Law School Discussion

<<< The Book of Mormon

Re: <<< The Book of Mormon
« Reply #20 on: December 19, 2007, 01:29:57 PM »
I can't imagine that it would be too absurd for God to reveal things to people on the other side of the world.  It never made sense to me that it would have only been revealed to the people of Israel.  Just because a group of people a few hundred years after Christ decided what to accept and what not to accept as scripture doesn't mean that nothing else has been revealed.  I bet there are more scriptures that we don't even know about.

Of course, have you ever considered the alternative theory that there is no such thing as "God"?  That the original followers/believers were either crazy, sadly mis-informed, or crafty deviants scamming the others into believing that tripe for personal gain.

I'm still bewildered how often seemingly intelligent people can continue to believe this crap, and worse yet we're suppose to actually respect it.

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Re: <<< The Book of Mormon
« Reply #21 on: December 19, 2007, 05:01:18 PM »
I can't imagine that it would be too absurd for God to reveal things to people on the other side of the world.  It never made sense to me that it would have only been revealed to the people of Israel.  Just because a group of people a few hundred years after Christ decided what to accept and what not to accept as scripture doesn't mean that nothing else has been revealed.  I bet there are more scriptures that we don't even know about.

Of course, have you ever considered the alternative theory that there is no such thing as "God"?  That the original followers/believers were either crazy, sadly mis-informed, or crafty deviants scamming the others into believing that tripe for personal gain.

I'm still bewildered how often seemingly intelligent people can continue to believe this crap, and worse yet we're suppose to actually respect it.

Hence my posting the date 600 BC.  This is the date the BoM claims the Lost Tribe peopled the Western Hemisphere and became the ancestors of modern day NDNs.  As both an NDN and an archaeologist (and, yes, someone who rejects Western/Middle Eastern mythology,) that date is downright hysterical.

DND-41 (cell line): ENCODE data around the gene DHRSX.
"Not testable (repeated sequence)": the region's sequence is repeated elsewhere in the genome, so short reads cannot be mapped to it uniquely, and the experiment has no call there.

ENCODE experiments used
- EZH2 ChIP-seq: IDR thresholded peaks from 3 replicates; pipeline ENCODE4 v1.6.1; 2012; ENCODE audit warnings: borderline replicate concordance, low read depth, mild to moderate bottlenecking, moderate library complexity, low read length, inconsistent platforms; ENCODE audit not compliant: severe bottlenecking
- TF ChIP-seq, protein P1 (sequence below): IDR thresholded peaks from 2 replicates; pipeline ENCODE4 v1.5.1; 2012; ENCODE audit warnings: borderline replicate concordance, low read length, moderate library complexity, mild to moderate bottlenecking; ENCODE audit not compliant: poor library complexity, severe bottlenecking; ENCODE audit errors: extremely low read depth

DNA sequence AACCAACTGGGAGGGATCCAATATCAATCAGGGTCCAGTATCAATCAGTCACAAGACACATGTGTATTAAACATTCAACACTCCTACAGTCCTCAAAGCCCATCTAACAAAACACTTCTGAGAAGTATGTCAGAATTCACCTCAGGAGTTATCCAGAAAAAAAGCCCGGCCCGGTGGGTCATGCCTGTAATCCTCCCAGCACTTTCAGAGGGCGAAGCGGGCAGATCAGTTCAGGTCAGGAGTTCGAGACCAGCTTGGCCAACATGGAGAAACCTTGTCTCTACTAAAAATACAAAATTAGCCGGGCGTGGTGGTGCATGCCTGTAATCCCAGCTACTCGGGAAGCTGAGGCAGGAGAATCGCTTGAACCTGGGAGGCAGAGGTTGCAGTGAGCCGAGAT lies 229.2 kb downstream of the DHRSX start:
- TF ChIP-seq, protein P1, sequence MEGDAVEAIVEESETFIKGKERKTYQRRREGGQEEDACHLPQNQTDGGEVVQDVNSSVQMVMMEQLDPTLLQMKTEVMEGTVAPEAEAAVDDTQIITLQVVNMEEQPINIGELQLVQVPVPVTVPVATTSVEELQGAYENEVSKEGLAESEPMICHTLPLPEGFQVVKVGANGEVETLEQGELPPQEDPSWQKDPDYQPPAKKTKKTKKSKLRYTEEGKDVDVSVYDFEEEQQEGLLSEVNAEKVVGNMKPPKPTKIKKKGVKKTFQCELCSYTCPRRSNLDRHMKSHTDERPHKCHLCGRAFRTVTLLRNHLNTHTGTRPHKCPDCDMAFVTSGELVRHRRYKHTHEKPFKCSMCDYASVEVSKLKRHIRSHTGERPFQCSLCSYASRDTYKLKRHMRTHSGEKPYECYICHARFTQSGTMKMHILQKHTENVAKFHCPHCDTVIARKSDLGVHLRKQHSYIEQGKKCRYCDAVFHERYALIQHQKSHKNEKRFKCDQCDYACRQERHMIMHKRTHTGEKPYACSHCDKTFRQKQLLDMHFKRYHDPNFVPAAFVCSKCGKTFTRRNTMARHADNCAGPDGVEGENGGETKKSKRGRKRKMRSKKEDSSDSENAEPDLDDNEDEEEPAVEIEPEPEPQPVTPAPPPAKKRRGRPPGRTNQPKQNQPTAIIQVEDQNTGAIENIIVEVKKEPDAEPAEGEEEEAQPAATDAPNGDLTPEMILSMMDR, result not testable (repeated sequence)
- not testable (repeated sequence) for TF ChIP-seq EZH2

Re: <<< The Book of Mormon
« Reply #22 on: December 19, 2007, 06:43:10 PM »
I can't imagine that it would be too absurd for God to reveal things to people on the other side of the world.  It never made sense to me that it would have only been revealed to the people of Israel.  Just because a group of people a few hundred years after Christ decided what to accept and what not to accept as scripture doesn't mean that nothing else has been revealed.  I bet there are more scriptures that we don't even know about.

Of course, have you ever considered the alternative theory that there is no such thing as "God"?  That the original followers/believers were either crazy, sadly mis-informed, or crafty deviants scamming the others into believing that tripe for personal gain.

I'm still bewildered how often seemingly intelligent people can continue to believe this crap, and worse yet we're suppose to actually respect it.

So, you use the fact that there could be an alternate explanation as evidence that the former theory is bogus.  I imagine you did pretty well with your logical reasoning.

Re: <<< The Book of Mormon
« Reply #23 on: December 19, 2007, 06:49:22 PM »
I can't imagine that it would be too absurd for God to reveal things to people on the other side of the world.  It never made sense to me that it would have only been revealed to the people of Israel.  Just because a group of people a few hundred years after Christ decided what to accept and what not to accept as scripture doesn't mean that nothing else has been revealed.  I bet there are more scriptures that we don't even know about.

Of course, have you ever considered the alternative theory that there is no such thing as "God"?  That the original followers/believers were either crazy, sadly mis-informed, or crafty deviants scamming the others into believing that tripe for personal gain.

I'm still bewildered how often seemingly intelligent people can continue to believe this crap, and worse yet we're suppose to actually respect it.

Hence my posting the date 600 BC.  This is the date the BoM claims the Lost Tribe peopled the Western Hemisphere and became the ancestors of modern day NDNs.  As both an NDN and an archaeologist (and, yes, someone who rejects Western/Middle Eastern mythology,) that date is downright hysterical. 

If you've ever read the Book of Mormon, and I'm assuming you haven't, the tribe that came to the Americas in the year 600 BC was not the first to inhabit the American continent.  The book makes reference to numerous civilizations that existed long before 600 BC.  For an archaeologist, I'm shocked at your lack of research in coming to such a brash conclusion as that.

Re: <<< The Book of Mormon
« Reply #24 on: December 19, 2007, 07:04:21 PM »

Of course, have you ever considered the alternative theory that there is no such thing as "God"?  That the original followers/believers were either crazy, sadly mis-informed, or crafty deviants scamming the others into believing that tripe for personal gain.